Al-Labwani and Zeitoun both proposed the establishment of a safe zone in the Syrian Golan Heights, with residents enjoying Israeli support and local militias of the Free Syrian Army operating in the area. One prerequisite would be an agreement with the United States, and later with Russia, to create a ‘no-fly zone’ to stop the Assad army from bombing opposition forces. Zeitoun presented his ideas at a conference on the civil war in Syria held at the Hebrew University of Jerusalem in January 2017.

The four activists mentioned here, and many others who sent us messages, are Sunnis who have been living outside Syria for some time and therefore feel freer to voice their thoughts. They view the Assad family and the ruling Alawites as a foreign power that has taken over Syria and allowed Iran and its Hezbollah supporters to dispossess the Sunni majority.

An invitation from Bedouin tribes in Iraq

Another ethnic group in the Syrian mosaic is the Bedouin tribes that live in eastern Syria and western Iraq. They see themselves as the original inhabitants of the area and consider the Alawite-Shi’ite-Iranian takeover of the ‘real Syria’ illegitimate. In recent years, my colleagues and I have been approached by senior sheikhs from the group of the Shamar-Jerba, Bani al-Baqarah, Na’imi and Tarqawi tribes, as well as senior members of the Akidat tribe mentioned above.

In 2017, a connection with the ‘union of Bedouin tribes in Syria and Iraq’ was formed through leaders who live outside the Middle East, and representatives even visited Israel. Recently, as the riots in Iraq intensified, a senior activist with the union sent us a list of ten points for cooperation. These include mutual recognition, signing a peace treaty, a mutual defense contract and driving Iran out of Syria and Iraq.

These messages, too, were passed on to relevant officials at the Ministry of Foreign Affairs, the Ministry of Defense, the Knesset Foreign Affairs and Defense Committee, the IDF and Israeli intelligence agencies. Some of those who contacted us, including Fahad al-Masri, are willing to accept a formal invitation to visit Jerusalem and meet publicly to establish good faith. To the best of my knowledge, Israel has refused any public or private meetings and is maintaining a no-contact policy.

There are several reasons for this. One is the trauma of the 1982 intervention in Lebanese affairs and the ensuing military and political complications, which were indelibly imprinted on the collective memory of the Israeli establishment. Another is that decision-makers tend to act if they can be credited with success during their term in office, which is unfortunately not the case here.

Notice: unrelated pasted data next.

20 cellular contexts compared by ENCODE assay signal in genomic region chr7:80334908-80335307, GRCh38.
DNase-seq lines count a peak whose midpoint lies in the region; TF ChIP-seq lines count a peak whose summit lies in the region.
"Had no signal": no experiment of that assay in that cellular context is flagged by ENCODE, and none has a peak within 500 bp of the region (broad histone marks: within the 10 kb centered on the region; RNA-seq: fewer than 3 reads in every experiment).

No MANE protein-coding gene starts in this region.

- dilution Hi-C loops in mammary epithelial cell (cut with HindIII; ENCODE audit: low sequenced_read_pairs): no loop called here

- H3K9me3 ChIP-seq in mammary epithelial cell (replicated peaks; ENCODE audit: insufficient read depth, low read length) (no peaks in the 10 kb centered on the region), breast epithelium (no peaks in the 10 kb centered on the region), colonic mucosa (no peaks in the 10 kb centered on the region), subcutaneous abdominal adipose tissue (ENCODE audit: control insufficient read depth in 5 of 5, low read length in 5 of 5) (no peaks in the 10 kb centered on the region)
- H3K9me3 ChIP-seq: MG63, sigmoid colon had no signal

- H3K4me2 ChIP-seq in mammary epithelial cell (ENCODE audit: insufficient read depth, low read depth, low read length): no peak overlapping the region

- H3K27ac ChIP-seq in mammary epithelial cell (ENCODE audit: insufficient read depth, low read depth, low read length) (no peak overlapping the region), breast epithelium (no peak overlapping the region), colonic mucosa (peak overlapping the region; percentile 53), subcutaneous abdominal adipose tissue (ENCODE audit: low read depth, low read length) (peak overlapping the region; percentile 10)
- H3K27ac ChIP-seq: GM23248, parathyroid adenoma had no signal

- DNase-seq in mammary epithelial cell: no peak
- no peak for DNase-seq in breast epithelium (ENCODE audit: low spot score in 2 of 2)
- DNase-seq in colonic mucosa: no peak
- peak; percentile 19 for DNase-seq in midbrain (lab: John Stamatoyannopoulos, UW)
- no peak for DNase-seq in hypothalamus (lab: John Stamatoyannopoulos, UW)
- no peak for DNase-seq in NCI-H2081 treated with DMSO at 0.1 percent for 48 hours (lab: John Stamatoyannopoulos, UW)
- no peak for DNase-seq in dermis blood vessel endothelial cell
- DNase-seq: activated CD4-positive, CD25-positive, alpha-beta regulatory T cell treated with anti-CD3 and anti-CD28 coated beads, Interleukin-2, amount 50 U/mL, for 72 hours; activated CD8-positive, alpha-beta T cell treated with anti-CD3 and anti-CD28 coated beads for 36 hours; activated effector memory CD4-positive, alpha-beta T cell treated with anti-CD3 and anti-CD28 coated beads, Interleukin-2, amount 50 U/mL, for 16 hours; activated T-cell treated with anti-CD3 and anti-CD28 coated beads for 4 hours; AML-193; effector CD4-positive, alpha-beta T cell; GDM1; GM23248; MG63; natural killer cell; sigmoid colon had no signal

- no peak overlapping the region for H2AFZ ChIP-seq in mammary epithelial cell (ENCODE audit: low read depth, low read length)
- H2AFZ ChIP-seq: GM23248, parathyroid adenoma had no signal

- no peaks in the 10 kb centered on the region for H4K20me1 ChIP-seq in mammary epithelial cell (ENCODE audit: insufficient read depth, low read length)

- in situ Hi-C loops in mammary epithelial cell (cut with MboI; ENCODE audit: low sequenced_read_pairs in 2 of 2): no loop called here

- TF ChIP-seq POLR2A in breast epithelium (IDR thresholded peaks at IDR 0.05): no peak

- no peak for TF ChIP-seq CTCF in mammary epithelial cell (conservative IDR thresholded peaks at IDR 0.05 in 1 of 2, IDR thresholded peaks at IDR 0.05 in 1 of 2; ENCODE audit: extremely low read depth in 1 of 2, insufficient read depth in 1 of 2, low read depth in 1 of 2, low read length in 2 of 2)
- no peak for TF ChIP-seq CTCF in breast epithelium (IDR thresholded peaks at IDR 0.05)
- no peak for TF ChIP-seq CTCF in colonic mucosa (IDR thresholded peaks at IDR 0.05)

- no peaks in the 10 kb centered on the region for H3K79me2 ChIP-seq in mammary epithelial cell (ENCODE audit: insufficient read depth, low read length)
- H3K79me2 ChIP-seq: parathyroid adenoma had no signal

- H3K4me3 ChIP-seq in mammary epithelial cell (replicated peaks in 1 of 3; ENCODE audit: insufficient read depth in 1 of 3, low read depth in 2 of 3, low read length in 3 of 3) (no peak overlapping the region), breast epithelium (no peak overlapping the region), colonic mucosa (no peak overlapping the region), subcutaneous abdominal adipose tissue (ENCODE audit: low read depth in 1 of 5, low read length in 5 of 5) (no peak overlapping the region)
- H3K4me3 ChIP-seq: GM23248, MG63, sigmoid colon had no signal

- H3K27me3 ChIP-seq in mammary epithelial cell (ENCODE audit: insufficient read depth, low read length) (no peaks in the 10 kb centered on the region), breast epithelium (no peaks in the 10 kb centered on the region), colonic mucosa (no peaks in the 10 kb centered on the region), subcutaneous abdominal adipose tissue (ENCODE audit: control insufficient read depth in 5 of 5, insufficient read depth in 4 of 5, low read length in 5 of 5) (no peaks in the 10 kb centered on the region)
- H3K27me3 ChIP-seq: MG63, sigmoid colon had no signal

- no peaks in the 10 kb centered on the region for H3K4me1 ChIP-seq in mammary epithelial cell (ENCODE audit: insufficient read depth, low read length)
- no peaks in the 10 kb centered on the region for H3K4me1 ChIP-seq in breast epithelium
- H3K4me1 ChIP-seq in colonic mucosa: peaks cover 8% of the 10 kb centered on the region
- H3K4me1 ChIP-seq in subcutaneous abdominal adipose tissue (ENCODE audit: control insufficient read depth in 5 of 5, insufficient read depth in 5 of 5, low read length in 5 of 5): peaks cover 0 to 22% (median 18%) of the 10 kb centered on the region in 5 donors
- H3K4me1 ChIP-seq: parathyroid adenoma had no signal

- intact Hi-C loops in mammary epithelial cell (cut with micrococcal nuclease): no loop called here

A third explanation is the perception of Israel as a ‘villa in the jungle’, which is leading the construction of more and more barriers and the fortification of Israel as an isolated stronghold that relies on brute force. The civil war in Syria, the danger of Salafia and Jihadia, and the growing unrest in Arab countries have all reinforced the view in Israel that ‘there is no partner’, leaving the use of force as the only solution. The regional upheaval is changing attitudes towards Israel not only among Arab regimes, but among its own Arab citizens. Yet the collective entrenched fear in Israel remains unchanged. When potential partners do emerge, they are treated with suspicion and contempt and their pleas for help or cooperation rejected.
Tough questions

We have been asked time and again whether ties with opposition forces in Syria and Iraq are feasible, whether they can be trusted and whether they have enough political power. Serious answers are hard to give. Arab countries do not hold referendums, certainly not about relations with Israel. Most reaching out to Israel from these countries is carried out in secret, or at a safe distance from the Middle East. Good faith is measured over time. Meetings with representatives both in Israel and abroad have given an impression of sincerity, serious intentions and courage. The power of these forces, certainly in the case of the Free Syrian Army-Southern Front, was enough to battle Syria, Russia, ISIS and Hezbollah for four years. All that time, they pleaded in public for Israel to help them fight oppression and terrorism.

The initial motivation was humanitarian and political, as discussed above. Yet the aid that Israel extended to southern Syria made a mark and helped dispel prejudice. The 6,000 or more wounded and sick Syrians treated in Israeli hospitals, as well as the thousands given blankets in winter and basic foods during Ramadan, have grateful relatives, friends and acquaintances. The Ba’ath regime’s sixty-year indoctrination against Israel has been powerfully undermined for tens of thousands of Syrians.

Treating individuals and groups reaching out to Israel as “Facebook tigers” or “Twitter stars” is wrong, both morally and from a utilitarian perspective. Our research on social media has identified trends that clearly run counter to the interests of Arab rulers, including the protest against oppression throughout the region and periodical sympathy that resurfaces towards Israeli developments. Opponents of normalization with Israel are criticized, not loud but certainly clear and in public. There is a new wind blowing, and Israel cannot afford to ignore it. Or should it sit around and wait for a public referendum in every Arab country?

Keeping the policy of no contact with the Syrian and Iraqi opposition is irresponsible. Israel must grasp the hands outstretched to greet it, and officially invite those elements interested in cooperation to visit. We must work together to promote shared interests, for Israelis and for the welfare of Arab communities in the Middle East. Doing so would save lives, and open up a new horizon for the region.